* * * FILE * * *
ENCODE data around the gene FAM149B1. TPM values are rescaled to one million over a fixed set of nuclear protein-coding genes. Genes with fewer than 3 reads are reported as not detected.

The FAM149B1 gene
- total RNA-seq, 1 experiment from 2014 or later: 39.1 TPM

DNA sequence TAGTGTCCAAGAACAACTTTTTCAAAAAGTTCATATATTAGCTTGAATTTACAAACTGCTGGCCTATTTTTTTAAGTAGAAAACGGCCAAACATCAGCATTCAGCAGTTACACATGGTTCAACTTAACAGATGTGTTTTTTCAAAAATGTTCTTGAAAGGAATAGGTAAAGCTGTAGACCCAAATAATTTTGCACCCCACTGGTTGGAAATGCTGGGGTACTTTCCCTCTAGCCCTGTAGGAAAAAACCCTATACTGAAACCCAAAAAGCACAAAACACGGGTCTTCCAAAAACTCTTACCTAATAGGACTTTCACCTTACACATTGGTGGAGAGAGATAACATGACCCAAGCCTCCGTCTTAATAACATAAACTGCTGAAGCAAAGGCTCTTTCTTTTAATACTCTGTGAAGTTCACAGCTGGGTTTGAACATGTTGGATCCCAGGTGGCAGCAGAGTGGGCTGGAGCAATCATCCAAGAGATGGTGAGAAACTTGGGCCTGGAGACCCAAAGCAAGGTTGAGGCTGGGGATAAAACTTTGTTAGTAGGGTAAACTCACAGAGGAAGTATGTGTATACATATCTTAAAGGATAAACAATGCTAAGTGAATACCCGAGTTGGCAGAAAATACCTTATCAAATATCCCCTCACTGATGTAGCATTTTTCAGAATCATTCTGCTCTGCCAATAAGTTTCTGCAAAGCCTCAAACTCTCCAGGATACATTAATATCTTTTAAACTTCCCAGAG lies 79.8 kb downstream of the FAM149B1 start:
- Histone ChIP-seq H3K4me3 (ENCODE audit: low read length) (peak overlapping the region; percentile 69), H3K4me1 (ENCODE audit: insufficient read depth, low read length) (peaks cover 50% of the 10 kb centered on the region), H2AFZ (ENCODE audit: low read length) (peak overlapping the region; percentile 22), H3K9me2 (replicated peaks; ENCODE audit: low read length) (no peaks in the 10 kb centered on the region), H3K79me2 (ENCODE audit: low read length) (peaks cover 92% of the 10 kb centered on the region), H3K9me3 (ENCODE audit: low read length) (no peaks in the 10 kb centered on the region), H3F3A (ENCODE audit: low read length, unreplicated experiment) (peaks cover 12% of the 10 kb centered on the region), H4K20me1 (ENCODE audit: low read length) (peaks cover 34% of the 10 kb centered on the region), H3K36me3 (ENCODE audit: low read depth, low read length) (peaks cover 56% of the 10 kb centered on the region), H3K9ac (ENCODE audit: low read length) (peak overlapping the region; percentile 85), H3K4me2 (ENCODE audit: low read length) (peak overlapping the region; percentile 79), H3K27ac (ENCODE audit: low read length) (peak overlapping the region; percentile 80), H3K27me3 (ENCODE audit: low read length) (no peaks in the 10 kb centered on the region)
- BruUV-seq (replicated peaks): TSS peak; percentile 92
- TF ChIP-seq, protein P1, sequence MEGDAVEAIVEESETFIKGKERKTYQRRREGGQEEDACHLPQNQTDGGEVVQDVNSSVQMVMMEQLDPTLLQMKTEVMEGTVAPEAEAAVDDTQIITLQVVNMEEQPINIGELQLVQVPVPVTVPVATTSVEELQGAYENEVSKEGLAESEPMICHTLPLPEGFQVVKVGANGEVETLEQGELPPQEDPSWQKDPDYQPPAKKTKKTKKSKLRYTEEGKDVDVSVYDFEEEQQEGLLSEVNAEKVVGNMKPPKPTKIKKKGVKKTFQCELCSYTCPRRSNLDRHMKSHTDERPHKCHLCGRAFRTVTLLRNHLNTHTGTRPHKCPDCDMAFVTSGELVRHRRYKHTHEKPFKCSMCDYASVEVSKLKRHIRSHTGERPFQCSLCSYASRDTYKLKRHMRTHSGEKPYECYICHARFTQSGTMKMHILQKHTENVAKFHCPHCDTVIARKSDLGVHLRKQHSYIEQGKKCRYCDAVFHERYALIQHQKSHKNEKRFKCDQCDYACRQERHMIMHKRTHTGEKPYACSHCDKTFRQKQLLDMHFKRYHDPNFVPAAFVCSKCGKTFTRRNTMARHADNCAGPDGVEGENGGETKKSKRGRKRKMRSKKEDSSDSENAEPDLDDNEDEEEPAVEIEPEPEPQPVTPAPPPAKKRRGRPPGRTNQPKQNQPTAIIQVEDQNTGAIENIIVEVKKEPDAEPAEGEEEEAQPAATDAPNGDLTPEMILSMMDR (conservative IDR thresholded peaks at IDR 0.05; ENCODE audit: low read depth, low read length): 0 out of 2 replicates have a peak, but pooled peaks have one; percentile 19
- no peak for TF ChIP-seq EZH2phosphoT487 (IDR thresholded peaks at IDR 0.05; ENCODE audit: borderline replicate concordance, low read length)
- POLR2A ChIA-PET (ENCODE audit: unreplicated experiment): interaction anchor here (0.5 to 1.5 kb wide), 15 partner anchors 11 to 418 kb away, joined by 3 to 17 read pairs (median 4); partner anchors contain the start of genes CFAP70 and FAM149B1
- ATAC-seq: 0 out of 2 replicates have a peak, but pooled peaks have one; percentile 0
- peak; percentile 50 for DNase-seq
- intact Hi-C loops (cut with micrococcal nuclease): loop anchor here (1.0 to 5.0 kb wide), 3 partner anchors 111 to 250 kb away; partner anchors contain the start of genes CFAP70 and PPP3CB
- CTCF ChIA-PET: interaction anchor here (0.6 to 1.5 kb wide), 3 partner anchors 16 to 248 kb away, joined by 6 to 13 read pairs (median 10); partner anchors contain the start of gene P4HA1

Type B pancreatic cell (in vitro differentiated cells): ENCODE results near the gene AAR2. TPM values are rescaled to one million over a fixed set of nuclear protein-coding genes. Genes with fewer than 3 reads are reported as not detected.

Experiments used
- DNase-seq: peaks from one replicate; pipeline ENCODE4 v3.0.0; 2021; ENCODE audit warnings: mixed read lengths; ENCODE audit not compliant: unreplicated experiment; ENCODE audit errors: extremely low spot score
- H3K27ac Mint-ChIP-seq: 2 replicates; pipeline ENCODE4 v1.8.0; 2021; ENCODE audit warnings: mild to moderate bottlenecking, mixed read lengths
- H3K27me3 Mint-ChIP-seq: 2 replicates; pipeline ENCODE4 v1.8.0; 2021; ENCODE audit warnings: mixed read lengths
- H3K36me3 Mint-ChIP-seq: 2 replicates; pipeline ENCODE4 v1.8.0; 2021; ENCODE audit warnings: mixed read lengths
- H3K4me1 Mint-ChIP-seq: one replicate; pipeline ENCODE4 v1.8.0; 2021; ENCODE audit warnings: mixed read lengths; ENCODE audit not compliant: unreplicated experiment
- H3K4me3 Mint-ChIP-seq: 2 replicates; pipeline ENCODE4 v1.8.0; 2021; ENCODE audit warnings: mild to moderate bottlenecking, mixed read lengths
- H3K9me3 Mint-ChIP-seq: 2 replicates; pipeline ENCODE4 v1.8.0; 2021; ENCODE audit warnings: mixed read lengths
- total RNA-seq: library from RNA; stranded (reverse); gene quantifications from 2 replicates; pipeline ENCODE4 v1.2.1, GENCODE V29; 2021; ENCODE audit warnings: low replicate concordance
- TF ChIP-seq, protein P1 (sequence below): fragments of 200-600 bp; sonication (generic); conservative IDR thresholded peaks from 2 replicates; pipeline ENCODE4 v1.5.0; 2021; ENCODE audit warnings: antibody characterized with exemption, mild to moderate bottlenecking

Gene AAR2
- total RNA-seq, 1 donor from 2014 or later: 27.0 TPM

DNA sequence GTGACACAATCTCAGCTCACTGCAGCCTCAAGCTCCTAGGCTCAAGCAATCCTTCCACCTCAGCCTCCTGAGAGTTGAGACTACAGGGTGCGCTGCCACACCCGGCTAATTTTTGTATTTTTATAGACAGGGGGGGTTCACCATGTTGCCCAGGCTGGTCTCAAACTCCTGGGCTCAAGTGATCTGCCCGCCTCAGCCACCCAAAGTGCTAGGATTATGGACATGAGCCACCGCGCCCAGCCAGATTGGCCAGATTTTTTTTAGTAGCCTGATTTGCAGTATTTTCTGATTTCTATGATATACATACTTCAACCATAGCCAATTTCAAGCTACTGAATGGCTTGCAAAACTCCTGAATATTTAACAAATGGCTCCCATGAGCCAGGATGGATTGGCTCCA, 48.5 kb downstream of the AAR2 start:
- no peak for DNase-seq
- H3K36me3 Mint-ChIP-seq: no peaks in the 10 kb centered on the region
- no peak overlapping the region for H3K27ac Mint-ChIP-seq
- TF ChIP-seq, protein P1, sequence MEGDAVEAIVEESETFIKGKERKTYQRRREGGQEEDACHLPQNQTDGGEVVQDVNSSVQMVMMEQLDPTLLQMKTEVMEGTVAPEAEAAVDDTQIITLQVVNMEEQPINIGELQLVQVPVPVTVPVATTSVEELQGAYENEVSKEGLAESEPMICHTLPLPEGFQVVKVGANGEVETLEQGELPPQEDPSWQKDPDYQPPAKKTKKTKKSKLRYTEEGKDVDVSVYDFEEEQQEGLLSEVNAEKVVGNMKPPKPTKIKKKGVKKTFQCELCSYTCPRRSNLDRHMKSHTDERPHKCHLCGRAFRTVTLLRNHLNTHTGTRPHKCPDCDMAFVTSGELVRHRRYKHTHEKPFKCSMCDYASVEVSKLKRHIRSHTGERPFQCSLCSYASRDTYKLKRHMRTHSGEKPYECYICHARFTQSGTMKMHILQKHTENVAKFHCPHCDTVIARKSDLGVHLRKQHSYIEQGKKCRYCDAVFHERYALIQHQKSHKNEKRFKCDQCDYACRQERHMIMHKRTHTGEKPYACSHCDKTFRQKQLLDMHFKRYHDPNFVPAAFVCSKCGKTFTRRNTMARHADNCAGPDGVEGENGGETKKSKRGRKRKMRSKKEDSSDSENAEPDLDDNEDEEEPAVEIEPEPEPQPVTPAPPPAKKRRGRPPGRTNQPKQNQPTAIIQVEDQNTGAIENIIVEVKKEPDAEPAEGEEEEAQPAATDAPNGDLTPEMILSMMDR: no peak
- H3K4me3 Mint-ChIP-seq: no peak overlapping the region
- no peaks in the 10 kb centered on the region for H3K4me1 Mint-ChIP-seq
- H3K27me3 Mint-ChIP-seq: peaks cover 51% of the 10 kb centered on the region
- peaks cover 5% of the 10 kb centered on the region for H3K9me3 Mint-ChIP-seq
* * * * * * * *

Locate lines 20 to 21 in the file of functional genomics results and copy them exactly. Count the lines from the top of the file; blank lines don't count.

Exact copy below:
- H3K4me1 Mint-ChIP-seq: one replicate; pipeline ENCODE4 v1.8.0; 2021; ENCODE audit warnings: mixed read lengths; ENCODE audit not compliant: unreplicated experiment
- H3K4me3 Mint-ChIP-seq: 2 replicates; pipeline ENCODE4 v1.8.0; 2021; ENCODE audit warnings: mild to moderate bottlenecking, mixed read lengths